Look at when Bob finally rescues Gayle’s cat, Mr. Jim Business. Much as Bob has no love lost for either Gayle or her cat, and much as Bob doesn’t like making a fool of himself for no good reason, he still takes it upon himself to serenade the cat with some jazzy scatting, climb the tree when that doesn’t work, and finally get hold of the thing only to have his allergies—the lynchpin of last year’s Thanksgiving episode!—act up, with Mr. Business then sending him flying out of the tree. Make no mistake: Bob is a damn hero, but he’s also got to be the saddest hero imaginable. When he does fall down, he’s under no illusions about the fact that he’s fallen from a height of at least 10 feet, and there’s a very good chance he’s grievously injured. But he still has just enough hope to at least try to get up, even if it does immediately end in failure.
Those are the two sides of Bob on display, really. When sufficiently inspired, he is willing to go to the most absurd lengths in pursuit of perfection, typically of the culinary variety. But when it does become clear that there’s just no point in continuing, when everything is just kind of irreparably screwed up, he tends to be willing to throw in the towel and relax, assuming he hasn’t gotten hopped up on booze or absinthe or pills. His reaction to Linda and the kids’ gloriously failed effort to finish Thanksgiving dinner on his behalf says it all, really, as he briskly agrees with the general sentiment that they should under no circumstances actually eat the half-cooked, sewn-together turkey.
“Gayle Makin’ Bob Sled” is a fine episode, wringing plenty of laughs out of Bob’s latest round of holiday misery and the ongoing mess that is Gayle. If there’s any particular critique of this episode, it’s that it’s more a remix of past character beats than anything especially new. As I discussed earlier, it’s practically an annual tradition for Bob to suffer through the holiday he inexplicably loves, so that’s all fine, but there’s a degree of familiarity to the Gayle jokes here, from her vague attraction to Bob to her absurd devotion to cats that don’t appear to like her all that much. The episode doesn’t go for any big lesson for either Bob or Gayle, which is probably for the best—the last thing any show needs is more half-assed moralizing—but it does mean the episode struggles a little bit to set itself apart from Thanksgiving or Gayle episodes past. This is a solid, funny episode, but it doesn’t quite attain the classic status of its Thanksgiving predecessors.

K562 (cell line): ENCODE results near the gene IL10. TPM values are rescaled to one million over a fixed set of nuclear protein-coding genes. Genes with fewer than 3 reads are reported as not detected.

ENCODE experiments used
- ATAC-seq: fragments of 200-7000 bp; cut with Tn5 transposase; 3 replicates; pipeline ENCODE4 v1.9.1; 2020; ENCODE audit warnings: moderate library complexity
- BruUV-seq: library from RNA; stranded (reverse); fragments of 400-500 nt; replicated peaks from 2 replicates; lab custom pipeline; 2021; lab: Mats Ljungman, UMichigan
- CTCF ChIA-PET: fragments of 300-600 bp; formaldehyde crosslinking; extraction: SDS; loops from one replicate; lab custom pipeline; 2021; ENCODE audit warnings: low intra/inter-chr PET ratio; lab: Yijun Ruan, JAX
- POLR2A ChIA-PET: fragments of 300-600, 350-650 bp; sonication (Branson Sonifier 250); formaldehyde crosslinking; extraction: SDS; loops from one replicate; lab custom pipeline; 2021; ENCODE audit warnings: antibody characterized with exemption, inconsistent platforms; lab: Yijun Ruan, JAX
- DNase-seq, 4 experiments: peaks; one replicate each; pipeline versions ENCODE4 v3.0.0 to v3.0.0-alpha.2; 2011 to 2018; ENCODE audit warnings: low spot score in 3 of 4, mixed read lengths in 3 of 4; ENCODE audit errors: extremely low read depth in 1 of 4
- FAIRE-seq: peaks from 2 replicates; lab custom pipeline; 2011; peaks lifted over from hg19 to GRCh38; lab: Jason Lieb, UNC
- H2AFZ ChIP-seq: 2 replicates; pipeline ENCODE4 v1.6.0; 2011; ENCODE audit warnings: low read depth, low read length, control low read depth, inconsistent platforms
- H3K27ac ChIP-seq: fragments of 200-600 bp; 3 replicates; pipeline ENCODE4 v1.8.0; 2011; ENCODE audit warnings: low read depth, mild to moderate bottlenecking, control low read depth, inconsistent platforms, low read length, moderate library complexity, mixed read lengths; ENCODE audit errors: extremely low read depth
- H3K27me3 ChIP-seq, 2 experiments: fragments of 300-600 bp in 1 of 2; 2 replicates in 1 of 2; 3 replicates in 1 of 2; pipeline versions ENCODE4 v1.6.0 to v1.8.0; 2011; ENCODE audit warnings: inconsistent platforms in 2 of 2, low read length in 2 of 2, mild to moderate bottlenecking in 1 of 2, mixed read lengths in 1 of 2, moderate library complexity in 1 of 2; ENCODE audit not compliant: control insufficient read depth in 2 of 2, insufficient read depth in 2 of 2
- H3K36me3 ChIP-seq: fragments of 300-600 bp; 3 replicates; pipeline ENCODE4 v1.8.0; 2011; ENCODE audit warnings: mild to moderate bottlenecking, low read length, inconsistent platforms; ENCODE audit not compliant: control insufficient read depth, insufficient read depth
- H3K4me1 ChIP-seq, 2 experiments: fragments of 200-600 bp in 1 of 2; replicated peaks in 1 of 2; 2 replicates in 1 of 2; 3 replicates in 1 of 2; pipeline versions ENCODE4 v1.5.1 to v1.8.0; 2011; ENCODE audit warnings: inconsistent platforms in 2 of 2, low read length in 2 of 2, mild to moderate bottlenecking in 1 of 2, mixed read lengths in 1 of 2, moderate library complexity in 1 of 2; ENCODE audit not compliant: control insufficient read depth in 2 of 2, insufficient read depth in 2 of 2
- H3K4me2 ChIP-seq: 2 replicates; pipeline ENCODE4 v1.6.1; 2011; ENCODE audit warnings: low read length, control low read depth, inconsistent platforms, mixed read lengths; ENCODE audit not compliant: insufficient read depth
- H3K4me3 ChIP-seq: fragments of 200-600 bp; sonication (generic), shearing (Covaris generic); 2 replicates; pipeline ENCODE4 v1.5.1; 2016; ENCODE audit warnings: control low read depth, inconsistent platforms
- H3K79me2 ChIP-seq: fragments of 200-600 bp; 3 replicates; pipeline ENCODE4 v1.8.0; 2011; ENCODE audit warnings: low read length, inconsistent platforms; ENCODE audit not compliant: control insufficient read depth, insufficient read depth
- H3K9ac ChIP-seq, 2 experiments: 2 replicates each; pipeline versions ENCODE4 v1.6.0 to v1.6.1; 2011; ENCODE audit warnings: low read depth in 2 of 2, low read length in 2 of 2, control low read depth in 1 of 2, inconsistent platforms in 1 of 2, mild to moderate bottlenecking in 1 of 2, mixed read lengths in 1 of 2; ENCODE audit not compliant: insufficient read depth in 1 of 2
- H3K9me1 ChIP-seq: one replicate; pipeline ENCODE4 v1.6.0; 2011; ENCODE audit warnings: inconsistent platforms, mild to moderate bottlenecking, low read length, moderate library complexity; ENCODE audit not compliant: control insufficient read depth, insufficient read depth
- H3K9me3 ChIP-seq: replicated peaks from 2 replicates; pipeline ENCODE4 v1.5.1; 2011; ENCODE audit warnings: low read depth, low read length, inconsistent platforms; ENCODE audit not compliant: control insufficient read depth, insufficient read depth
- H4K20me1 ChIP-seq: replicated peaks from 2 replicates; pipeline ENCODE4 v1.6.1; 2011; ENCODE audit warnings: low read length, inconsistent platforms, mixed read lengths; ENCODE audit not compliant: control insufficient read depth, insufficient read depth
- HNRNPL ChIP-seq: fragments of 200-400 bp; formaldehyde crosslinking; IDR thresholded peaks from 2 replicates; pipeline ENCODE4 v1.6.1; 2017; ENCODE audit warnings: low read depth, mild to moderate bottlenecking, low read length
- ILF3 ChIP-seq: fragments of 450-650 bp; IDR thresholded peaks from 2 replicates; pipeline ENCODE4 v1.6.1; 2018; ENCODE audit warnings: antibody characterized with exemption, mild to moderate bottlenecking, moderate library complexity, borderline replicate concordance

For the record, not every episode needs to be a classic—indeed, not every episode can be a classic, pretty much by definition. “Gayle Making Bob Sled” is an episode that can just lean on what’s already been established about Bob, Gayle, and the rest of the family, and it’s going to get plenty of laughs just from having Bob drag a fake-injured Gayle through the snow while Linda and the kids freak out about even the most basic (and, in fairness, the far more complicated) aspects of Thanksgiving dinner preparation. This is where the show’s commitment to and specificity of character pays off. This isn’t just the story of a grump and an eccentric tromping through the snow. It’s the story of Bob and Gayle, with all that suggests from everything we’ve learned about them in episodes past. That makes all the difference.
- “I would kiss Thanksgiving. Its kiss would be salty and delicious.” “Like a mermaid’s!”
- “Oh, she fakes injuries when she’s sad. Or happy. Or bored. Or injured.”
- “I’m dead. Cut me open and sleep inside me.” Aw, Bob is so generous!